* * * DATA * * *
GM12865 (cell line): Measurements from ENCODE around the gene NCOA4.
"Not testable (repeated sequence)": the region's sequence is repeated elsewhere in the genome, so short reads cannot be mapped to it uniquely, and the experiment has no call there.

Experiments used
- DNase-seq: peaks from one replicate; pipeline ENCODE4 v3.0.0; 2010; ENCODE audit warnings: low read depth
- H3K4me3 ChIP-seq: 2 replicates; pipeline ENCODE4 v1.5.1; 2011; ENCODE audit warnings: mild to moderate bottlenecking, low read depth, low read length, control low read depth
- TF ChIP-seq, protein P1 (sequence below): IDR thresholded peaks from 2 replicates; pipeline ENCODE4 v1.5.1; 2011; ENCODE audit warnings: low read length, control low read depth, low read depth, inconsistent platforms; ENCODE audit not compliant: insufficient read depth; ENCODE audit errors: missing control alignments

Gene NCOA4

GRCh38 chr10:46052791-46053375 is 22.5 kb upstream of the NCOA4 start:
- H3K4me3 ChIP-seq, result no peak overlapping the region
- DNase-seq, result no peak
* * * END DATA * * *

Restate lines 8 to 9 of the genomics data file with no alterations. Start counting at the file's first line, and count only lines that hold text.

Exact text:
GRCh38 chr10:46052791-46053375 is 22.5 kb upstream of the NCOA4 start:
- H3K4me3 ChIP-seq, result no peak overlapping the region